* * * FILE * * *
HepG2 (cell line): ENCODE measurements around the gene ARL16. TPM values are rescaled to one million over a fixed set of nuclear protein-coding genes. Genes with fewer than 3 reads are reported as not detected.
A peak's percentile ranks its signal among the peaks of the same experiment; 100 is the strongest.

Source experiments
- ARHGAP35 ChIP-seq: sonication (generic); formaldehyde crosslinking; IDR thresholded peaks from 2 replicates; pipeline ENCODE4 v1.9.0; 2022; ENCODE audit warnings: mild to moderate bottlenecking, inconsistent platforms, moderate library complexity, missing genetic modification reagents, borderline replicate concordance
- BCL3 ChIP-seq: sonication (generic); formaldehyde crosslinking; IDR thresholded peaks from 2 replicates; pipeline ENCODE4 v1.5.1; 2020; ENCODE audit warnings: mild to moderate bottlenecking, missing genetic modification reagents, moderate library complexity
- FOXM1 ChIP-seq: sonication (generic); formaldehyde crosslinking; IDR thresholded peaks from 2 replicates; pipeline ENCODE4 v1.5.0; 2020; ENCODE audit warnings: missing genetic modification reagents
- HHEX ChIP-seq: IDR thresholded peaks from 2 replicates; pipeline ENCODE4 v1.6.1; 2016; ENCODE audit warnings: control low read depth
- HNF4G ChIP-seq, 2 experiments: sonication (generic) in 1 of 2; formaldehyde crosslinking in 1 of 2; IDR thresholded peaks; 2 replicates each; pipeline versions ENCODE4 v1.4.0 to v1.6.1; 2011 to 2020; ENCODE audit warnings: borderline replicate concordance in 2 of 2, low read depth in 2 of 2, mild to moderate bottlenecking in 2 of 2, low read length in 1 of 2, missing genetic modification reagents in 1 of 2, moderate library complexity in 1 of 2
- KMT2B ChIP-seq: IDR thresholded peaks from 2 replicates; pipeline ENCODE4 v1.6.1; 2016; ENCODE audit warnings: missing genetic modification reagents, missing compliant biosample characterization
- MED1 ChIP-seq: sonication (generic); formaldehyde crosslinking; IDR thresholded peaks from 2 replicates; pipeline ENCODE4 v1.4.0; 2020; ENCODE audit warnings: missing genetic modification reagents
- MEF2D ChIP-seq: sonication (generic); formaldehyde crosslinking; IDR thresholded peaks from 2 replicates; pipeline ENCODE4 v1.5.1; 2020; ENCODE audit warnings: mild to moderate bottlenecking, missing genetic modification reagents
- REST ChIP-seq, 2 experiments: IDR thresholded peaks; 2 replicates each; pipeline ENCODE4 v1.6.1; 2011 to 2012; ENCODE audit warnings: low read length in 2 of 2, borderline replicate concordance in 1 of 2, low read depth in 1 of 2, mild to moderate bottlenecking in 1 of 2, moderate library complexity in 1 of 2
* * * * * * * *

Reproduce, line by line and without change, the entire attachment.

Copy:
HepG2 (cell line): ENCODE measurements around the gene ARL16. TPM values are rescaled to one million over a fixed set of nuclear protein-coding genes. Genes with fewer than 3 reads are reported as not detected.
A peak's percentile ranks its signal among the peaks of the same experiment; 100 is the strongest.

Source experiments
- ARHGAP35 ChIP-seq: sonication (generic); formaldehyde crosslinking; IDR thresholded peaks from 2 replicates; pipeline ENCODE4 v1.9.0; 2022; ENCODE audit warnings: mild to moderate bottlenecking, inconsistent platforms, moderate library complexity, missing genetic modification reagents, borderline replicate concordance
- BCL3 ChIP-seq: sonication (generic); formaldehyde crosslinking; IDR thresholded peaks from 2 replicates; pipeline ENCODE4 v1.5.1; 2020; ENCODE audit warnings: mild to moderate bottlenecking, missing genetic modification reagents, moderate library complexity
- FOXM1 ChIP-seq: sonication (generic); formaldehyde crosslinking; IDR thresholded peaks from 2 replicates; pipeline ENCODE4 v1.5.0; 2020; ENCODE audit warnings: missing genetic modification reagents
- HHEX ChIP-seq: IDR thresholded peaks from 2 replicates; pipeline ENCODE4 v1.6.1; 2016; ENCODE audit warnings: control low read depth
- HNF4G ChIP-seq, 2 experiments: sonication (generic) in 1 of 2; formaldehyde crosslinking in 1 of 2; IDR thresholded peaks; 2 replicates each; pipeline versions ENCODE4 v1.4.0 to v1.6.1; 2011 to 2020; ENCODE audit warnings: borderline replicate concordance in 2 of 2, low read depth in 2 of 2, mild to moderate bottlenecking in 2 of 2, low read length in 1 of 2, missing genetic modification reagents in 1 of 2, moderate library complexity in 1 of 2
- KMT2B ChIP-seq: IDR thresholded peaks from 2 replicates; pipeline ENCODE4 v1.6.1; 2016; ENCODE audit warnings: missing genetic modification reagents, missing compliant biosample characterization
- MED1 ChIP-seq: sonication (generic); formaldehyde crosslinking; IDR thresholded peaks from 2 replicates; pipeline ENCODE4 v1.4.0; 2020; ENCODE audit warnings: missing genetic modification reagents
- MEF2D ChIP-seq: sonication (generic); formaldehyde crosslinking; IDR thresholded peaks from 2 replicates; pipeline ENCODE4 v1.5.1; 2020; ENCODE audit warnings: mild to moderate bottlenecking, missing genetic modification reagents
- REST ChIP-seq, 2 experiments: IDR thresholded peaks; 2 replicates each; pipeline ENCODE4 v1.6.1; 2011 to 2012; ENCODE audit warnings: low read length in 2 of 2, borderline replicate concordance in 1 of 2, low read depth in 1 of 2, mild to moderate bottlenecking in 1 of 2, moderate library complexity in 1 of 2